Sedentary people in the USA generally move only 2000-3000 steps a day. Previous studies have shown that moving 6000 steps a day significantly reduces risk of death, and 8000-10,000 a day promotes weight loss.
How far is 2000 steps? It is about a mile. But the benefits for health and for weight management don't depend on you walking a mile all at one time, but simply adding in more steps throughout the day.
Pedometers Count Steps
By wearing a pedometer all day, you are motivated to add in extra steps whenever you can. There are many little trips that can add up to a mile or two a day - parking further from the door of your destination, taking the stairs rather than the elevator, pace around as you talk on the telephone, take a marching-in-place minute once an hour.
"All in all, it is entertaining to ponder that such a seemingly insignificant gadget may be of practical importance in the war on obesity!" said Catrine Tudor-Locke, Ph.D., Department of Exercise and Wellness, Arizona State University in the conclusion of a report by the President's Council of Physical Fitness and Sports, June, 2002.
Start Counting Your Steps
1. Buy a step counting pedometer. Top Picks for Pedometers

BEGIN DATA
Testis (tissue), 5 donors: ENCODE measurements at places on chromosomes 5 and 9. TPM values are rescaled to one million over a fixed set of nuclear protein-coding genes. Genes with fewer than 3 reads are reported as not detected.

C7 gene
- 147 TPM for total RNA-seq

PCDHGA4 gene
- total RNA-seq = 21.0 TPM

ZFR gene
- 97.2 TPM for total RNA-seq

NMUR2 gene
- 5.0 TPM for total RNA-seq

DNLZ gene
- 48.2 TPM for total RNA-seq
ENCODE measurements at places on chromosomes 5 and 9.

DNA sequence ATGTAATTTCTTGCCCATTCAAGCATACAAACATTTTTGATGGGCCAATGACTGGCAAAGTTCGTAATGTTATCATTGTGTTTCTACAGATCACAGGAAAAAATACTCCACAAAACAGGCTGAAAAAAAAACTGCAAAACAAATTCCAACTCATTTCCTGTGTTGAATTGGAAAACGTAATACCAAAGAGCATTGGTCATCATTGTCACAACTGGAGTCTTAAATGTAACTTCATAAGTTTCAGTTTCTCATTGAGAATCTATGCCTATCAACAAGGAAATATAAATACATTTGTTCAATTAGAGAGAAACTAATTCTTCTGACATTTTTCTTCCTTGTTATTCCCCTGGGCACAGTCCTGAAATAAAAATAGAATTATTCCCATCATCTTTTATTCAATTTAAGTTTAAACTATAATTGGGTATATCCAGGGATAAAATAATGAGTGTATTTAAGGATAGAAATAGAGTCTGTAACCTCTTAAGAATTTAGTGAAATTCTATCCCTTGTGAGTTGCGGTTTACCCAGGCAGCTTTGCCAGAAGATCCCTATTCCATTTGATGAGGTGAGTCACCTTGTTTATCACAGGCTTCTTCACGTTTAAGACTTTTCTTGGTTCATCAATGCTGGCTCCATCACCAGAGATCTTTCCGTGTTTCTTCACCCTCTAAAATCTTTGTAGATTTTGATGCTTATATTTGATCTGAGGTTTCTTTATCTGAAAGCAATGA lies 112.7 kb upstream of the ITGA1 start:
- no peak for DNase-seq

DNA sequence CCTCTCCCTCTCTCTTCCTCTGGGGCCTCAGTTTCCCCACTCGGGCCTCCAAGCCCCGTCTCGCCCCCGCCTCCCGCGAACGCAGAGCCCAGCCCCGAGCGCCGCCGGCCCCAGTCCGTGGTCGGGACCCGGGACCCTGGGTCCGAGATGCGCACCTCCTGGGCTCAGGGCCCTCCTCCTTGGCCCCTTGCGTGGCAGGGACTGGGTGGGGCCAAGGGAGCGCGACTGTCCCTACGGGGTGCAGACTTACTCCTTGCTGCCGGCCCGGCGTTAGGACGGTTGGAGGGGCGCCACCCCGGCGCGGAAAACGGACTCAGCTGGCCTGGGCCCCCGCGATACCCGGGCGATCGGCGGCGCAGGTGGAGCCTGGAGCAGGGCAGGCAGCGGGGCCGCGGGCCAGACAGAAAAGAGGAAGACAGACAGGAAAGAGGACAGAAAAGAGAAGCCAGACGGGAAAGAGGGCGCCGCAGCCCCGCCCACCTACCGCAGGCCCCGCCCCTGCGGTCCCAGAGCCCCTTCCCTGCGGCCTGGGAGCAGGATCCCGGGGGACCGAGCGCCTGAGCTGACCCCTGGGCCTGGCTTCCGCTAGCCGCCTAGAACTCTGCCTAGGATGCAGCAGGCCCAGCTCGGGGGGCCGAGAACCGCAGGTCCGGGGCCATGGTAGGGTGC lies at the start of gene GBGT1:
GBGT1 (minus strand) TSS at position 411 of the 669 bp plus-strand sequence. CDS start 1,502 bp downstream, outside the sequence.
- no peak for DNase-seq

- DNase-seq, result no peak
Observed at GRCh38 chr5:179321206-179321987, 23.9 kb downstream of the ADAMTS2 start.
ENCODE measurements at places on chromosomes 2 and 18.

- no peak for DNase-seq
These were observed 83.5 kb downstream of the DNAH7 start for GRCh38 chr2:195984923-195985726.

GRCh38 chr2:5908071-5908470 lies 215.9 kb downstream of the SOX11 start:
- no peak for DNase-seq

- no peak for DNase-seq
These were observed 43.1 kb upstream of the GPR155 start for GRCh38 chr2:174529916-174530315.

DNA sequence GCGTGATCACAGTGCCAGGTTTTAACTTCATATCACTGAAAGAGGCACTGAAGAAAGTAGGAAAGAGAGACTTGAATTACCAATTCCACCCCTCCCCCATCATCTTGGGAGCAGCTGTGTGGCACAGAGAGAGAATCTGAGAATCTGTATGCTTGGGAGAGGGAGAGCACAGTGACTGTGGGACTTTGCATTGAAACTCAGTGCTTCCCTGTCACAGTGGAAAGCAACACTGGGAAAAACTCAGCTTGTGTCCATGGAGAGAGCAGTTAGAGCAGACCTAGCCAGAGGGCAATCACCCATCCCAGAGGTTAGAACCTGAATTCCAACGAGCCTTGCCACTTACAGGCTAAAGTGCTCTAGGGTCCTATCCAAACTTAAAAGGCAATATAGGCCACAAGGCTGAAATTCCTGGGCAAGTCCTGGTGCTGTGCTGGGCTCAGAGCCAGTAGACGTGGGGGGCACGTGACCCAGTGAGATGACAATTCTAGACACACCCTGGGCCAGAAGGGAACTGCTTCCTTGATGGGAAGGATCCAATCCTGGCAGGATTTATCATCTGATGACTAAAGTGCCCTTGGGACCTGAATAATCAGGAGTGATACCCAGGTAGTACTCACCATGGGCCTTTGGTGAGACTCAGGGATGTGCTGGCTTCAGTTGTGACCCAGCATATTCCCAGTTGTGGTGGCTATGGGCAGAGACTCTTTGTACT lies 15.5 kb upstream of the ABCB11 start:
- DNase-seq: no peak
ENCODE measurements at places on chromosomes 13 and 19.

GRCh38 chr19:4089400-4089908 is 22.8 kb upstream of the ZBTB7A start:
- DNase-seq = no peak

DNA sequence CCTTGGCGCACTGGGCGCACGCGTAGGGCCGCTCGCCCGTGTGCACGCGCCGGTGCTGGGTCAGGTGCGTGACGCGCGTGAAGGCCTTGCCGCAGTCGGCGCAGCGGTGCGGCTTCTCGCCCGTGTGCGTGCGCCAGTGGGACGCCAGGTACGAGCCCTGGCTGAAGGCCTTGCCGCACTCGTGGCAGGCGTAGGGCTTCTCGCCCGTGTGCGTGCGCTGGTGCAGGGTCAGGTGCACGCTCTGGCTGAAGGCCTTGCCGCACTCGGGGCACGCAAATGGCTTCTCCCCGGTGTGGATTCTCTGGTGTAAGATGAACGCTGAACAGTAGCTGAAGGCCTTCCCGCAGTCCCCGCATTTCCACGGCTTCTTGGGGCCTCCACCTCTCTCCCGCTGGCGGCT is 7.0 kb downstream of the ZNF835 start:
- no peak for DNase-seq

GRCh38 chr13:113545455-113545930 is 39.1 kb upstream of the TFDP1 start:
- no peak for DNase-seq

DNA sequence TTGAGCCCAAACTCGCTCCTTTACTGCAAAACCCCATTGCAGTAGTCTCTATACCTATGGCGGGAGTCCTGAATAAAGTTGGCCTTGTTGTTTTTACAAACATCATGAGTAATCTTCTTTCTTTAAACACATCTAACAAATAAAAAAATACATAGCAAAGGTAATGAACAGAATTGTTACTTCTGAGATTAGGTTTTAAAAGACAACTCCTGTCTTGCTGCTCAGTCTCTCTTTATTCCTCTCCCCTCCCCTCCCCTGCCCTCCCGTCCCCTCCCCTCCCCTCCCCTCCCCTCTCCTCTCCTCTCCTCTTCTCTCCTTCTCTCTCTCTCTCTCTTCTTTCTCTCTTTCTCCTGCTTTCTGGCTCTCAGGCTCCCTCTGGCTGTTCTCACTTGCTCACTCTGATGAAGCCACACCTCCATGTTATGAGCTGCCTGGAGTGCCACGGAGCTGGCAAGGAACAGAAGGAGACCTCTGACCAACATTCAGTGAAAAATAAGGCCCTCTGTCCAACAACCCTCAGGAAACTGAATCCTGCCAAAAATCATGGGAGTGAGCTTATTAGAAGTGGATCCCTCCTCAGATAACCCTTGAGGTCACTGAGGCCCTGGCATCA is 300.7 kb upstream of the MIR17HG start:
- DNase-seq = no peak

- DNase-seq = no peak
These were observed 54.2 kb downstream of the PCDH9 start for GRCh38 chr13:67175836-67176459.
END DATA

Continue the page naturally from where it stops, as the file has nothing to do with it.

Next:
2. Set your pedometer How to Measure Your Stride Length
3. Wear your pedometer throughout the day.
4. See how many steps you take on an average day, then add 2000 steps to set your daily walking goal.
5. Chart your steps each day. Logs and Charts
6. Make a game or challenge of it with the free Webwalking USA Program
7. Join a walking program. Get daily walking assignments and tips with our free email newsletter programs.
- Walk of Life 10-Week Program: Our free program brings you a daily walking assignment, a walking lesson, a nutrition tip and healthy recipe, a motivation tip, and a community forum to share info with other walkers. The newsletter version starts monthly, or you can follow each day from the web.
- Step Counters Pedometer Walking Program: This 28-day program gives you daily tips on using a pedometer and adding more steps to your day.
- America On The Move: Chart your daily steps or walking minutes on this free website. You can join as a member of our Walking.about.com group.
Source:James O. Hill, et. al. "Obesity and the Environment: Where Do We Go from Here?" Science. 7 February 2003: Vol. 299. no. 5608, pp. 853 - 855.